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“TCC will be my main target for the winter/spring of 2017. I have had a couple of easy months after a DNS at the Tor des Géants (due to injury). I feel a lot better now, and I’m ready for a good block of training in November, December and January to prepare for TCC. This training block will include the Oman Desert Marathon and a 115 km race in Hong Kong on New Years eve. I will also train in Gran Canaria in January to be 100 percent prepared for TCC.”

Sondre is leaving nothing to chance and peaking for a race so early in season can bring with it some risks, the racing calendar is so full and long now! I therefore wondered what his 2017 schedule will look like and I also wondered would we see more multi-day races?

“I will run the Jungle Ultra in Peru (6-day stage race) in early June of 2017. And may be Hardrock? I also want to go back to Reunion and run the Diagonales Des Fous in October.”

Marathon des Sables provided an opportunity to test equipment and be self-sufficient. It’s a challenge carrying ones own kit and I know only too well that not having enough food can be a real test, especially when racing hard. TCC is not a self-sufficient race and so therefore calories shouldn’t be an issue, however, I wondered about equipment such as shoe choices and other details for the race?

“I haven’t thought too much about this yet, but I guess I’ll use the Superior and/or the Lone Peak shoes from Altra. TCC will be fantastic as I just need to run with liquid and some food. I wont be weighed down by a 6.5kg pack. Being in my own tent but with all the other runners also provides a great compromise over a race such as MDS. I can have some privacy if I need it but I can still share the community spirit that a multi-stage race brings. I think for those who are looking for a challenge but also some comfort, TCC is perfect for this. I can’t wait!”

TCC and Costa Rica has a reputation for being a relaxed and enjoyable race – do you think holidays that combine a race are a good idea?

“For me personally, the race and holiday combo is just perfect. I will be racing for sure, that is my DNA But I know that when I get back home again, I will remember (and appreciate) camp life and the social aspect way more than the race result.”

The 2017 TCC is just a few months away, the ladies’ line-up is already looking incredible with 2016 champion Ester Alves returning. 2015 MDS champion and 2016 TCC runner up, Elisabet Barnes will also return. Add to the mix Everest Trail Race two-time winner, Anna Comet, and one thing is for sure, Sondre may need to watch out for the ladies’ as competition, never mind the men…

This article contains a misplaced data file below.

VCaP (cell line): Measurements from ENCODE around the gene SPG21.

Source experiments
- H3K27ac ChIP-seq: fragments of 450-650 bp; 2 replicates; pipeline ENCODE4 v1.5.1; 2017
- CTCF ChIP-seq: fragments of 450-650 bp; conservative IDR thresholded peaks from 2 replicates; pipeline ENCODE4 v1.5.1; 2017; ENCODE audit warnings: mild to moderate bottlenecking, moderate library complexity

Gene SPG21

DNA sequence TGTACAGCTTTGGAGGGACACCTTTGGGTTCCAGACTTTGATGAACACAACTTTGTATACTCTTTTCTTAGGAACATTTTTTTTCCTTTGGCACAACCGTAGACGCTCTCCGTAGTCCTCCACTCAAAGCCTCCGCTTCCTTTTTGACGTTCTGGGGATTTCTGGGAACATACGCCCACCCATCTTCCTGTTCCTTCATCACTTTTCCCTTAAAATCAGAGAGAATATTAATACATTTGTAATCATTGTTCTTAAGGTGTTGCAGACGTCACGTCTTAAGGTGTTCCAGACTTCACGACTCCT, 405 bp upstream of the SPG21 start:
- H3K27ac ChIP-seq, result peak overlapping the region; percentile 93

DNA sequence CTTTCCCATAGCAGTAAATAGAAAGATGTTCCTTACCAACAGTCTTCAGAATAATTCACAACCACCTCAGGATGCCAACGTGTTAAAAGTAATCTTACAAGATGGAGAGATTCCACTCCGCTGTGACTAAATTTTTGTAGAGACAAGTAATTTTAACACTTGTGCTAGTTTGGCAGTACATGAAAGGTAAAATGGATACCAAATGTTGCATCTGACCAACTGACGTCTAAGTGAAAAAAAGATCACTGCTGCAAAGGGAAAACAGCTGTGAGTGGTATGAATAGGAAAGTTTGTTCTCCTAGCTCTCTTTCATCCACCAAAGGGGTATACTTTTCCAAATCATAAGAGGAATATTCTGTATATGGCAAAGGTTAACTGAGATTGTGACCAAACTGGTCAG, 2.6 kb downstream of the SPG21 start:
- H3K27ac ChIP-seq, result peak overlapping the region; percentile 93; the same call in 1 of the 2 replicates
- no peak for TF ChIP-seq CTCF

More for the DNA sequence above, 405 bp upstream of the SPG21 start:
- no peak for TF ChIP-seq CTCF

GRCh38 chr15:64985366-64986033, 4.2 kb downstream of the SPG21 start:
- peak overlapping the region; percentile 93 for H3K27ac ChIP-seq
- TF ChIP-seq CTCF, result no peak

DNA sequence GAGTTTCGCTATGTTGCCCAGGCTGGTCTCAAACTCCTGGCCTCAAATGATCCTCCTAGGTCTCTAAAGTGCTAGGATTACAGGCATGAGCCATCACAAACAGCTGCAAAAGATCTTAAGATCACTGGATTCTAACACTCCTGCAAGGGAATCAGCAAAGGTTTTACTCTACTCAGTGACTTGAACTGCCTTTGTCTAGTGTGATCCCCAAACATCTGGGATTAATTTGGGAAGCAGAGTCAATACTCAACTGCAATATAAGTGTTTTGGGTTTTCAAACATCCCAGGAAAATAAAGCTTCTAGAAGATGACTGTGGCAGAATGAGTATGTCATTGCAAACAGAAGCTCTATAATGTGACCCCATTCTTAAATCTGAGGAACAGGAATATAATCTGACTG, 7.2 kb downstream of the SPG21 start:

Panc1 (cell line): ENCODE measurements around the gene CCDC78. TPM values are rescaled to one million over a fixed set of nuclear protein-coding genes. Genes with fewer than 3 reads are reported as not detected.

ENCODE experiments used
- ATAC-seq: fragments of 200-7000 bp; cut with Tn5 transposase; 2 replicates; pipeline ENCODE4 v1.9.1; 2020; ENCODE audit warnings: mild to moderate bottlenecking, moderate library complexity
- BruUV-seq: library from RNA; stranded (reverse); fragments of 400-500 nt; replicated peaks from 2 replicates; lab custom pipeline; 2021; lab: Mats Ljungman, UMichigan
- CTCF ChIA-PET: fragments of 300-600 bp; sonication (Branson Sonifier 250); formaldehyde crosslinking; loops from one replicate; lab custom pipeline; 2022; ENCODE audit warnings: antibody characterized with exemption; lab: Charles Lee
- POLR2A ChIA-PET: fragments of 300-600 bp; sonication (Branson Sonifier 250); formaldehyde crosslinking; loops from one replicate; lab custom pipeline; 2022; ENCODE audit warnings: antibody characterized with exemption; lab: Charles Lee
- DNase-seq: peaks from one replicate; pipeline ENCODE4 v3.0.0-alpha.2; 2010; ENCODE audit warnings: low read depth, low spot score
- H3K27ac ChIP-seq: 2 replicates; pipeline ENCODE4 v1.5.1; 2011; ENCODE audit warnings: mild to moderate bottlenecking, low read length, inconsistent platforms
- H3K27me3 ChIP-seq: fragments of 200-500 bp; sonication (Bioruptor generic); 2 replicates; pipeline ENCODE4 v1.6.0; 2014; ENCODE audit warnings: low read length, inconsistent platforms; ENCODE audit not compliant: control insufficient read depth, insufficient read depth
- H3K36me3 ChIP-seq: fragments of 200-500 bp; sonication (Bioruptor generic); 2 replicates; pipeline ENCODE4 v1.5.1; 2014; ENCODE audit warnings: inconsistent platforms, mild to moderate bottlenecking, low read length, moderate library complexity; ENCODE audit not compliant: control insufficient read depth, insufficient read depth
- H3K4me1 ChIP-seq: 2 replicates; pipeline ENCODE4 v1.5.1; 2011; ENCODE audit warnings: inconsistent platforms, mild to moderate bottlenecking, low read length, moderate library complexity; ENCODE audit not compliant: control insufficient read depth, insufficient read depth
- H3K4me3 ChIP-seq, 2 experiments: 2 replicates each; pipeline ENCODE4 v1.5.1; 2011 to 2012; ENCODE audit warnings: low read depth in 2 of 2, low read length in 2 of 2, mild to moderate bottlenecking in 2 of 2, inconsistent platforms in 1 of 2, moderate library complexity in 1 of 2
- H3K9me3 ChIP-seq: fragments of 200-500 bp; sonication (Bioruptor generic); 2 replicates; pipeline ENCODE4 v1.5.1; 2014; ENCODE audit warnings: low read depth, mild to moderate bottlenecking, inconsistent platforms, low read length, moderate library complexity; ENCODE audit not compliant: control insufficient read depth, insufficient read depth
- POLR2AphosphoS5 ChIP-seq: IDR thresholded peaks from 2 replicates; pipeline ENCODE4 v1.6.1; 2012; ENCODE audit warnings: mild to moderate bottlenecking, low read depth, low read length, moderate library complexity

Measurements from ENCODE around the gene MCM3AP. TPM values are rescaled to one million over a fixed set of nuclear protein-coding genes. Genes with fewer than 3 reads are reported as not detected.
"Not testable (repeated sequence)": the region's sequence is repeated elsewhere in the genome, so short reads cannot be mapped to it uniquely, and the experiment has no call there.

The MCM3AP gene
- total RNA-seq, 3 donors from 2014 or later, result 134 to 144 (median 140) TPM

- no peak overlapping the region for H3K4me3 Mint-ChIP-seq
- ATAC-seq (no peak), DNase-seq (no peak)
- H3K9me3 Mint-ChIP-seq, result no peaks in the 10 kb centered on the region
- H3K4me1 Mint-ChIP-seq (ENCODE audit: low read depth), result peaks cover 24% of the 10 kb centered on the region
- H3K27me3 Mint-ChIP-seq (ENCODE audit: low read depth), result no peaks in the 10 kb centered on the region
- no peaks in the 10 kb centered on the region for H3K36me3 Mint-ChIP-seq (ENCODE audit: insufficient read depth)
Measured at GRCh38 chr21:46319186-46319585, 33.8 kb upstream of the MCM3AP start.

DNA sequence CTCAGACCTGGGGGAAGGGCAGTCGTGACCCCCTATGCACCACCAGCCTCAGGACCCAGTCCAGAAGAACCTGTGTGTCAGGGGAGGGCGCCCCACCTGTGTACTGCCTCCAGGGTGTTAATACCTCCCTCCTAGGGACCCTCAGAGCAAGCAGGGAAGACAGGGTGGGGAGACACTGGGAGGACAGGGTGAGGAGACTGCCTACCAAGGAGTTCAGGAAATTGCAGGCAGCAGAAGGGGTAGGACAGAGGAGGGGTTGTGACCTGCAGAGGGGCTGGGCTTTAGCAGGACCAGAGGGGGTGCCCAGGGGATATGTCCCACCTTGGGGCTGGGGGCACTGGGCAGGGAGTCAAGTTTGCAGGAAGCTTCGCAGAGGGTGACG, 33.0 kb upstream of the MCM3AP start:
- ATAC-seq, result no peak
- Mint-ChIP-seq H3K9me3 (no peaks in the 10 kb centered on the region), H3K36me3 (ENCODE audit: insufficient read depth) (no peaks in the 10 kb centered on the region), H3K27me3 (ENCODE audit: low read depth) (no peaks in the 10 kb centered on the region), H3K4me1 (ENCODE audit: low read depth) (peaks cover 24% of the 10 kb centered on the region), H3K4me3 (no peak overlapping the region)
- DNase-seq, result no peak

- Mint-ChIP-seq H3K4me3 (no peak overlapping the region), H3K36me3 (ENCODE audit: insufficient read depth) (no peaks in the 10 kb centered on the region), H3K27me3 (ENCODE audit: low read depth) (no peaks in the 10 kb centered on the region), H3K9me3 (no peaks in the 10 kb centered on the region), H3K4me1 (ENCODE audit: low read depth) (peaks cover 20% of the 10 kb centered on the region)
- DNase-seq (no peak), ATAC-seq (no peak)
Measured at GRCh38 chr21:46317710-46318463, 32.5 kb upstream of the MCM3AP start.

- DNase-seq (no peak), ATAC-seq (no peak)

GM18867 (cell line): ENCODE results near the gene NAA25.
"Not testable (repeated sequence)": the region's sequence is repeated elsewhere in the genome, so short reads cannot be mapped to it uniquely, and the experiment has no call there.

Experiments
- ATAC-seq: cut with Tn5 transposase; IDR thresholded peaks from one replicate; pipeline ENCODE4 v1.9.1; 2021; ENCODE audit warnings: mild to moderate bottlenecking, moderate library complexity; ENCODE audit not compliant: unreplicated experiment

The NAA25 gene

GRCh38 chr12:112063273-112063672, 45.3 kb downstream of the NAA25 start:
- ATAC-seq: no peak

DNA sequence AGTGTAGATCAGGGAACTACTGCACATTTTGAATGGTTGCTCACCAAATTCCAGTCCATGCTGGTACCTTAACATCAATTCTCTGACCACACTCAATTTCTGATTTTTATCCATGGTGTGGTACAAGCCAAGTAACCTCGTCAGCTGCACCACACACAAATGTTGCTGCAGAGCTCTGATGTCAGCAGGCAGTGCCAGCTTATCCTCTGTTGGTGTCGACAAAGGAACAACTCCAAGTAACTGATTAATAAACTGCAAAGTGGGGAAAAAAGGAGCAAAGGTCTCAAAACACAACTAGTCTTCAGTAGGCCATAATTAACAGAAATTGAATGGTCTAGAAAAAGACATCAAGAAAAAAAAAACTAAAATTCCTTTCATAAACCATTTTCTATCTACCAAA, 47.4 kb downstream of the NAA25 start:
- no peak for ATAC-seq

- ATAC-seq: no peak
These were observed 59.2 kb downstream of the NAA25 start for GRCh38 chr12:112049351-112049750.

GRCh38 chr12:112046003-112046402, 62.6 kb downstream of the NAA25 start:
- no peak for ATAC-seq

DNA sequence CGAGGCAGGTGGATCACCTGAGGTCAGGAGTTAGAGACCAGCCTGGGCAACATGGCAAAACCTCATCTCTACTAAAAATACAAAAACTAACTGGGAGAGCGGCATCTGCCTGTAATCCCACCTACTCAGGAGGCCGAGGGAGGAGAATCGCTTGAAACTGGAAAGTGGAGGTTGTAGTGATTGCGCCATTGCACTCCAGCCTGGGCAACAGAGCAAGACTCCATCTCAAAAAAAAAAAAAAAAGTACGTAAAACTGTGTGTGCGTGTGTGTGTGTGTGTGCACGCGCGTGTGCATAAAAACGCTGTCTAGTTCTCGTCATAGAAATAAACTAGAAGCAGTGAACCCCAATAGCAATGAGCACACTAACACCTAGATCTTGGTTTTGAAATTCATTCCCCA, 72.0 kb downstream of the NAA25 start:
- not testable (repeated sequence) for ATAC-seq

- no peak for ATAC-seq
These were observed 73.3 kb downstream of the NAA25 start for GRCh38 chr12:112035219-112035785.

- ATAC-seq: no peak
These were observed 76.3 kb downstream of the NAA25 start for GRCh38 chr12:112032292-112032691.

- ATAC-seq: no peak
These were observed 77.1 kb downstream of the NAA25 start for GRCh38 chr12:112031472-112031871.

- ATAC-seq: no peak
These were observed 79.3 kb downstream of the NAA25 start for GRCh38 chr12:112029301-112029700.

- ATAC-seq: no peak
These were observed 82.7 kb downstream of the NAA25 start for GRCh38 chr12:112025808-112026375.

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A multi-day race over 6-days starting in the southern coastal town of Quepos, Costa Rica and finishing at the stunning Drake Bay on the Osa Peninsula, The Coastal Challenge is an ultimate multi-day running experience.

Intense heat, high humidity, ever-changing terrain, stunning views, Costa Rican charm, exceptional organisation; the race encompasses Pura Vida! Unlike races such as the Marathon des Sables, ‘TCC’ is not self-sufficient, but don’t be fooled, MDS veterans confirm the race is considerably harder and more challenging than the Saharan adventure.

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Hugging the coastline, the race travels in and out of the stunning Talamanca mountain range via dense forest trails, river crossings, waterfalls, long stretches of golden beaches backed by palm trees, dusty access roads, high ridges and open expansive plains. At times technical, the combination of so many challenging elements are only intensified by heat and high humidity that slowly but surely reduces even the strongest competitors to exhausted shells by the arrival of the finish line.

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The Coastal Challenge which will take place Feb 10th – 19th, 2017.

All images ©iancorless.com – all rights reserved

Entries are still available for the 2017 edition

Email: HERE

Website: HERE

Facebook: HERE

Twitter: @tcccostarica

More information:

Read the full 2016 race story HERE

View and purchase images for the 2016 race HERE

Follow #TCC2017

Northern Traverse 2016 – Day 1 Summary

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St Bees on the west coast of the UK witnessed the start of the 2016 Northern Traverse – a 190km route that crosses the north of England through three National Parks finishing in Robin Hood’s Bay on the east coast. Taking in iconic mountains, valleys, moors and over 16,000 feet of ascent, the Northern Traverse is a truly spectacular and challenging event.

Starting 1000 today, the race has now been going for 12-hours and pre-reace favourite and SPINE winner, Eoin Keith is charging away into the night. It’s been an incredible first day with wall-to-wall sunshine.

As darkness envelopes the fells, it’s head-torch time or sleep time. However, you can follow ‘live’ on trackers and watch the action unfold HERE.

Here are a selection of images from day 1 primary the start in St Bees, Ennerdale, Honister Pass and Patterdale.

More images and updates tomorrow.

Race website http://www.northerntraverse.com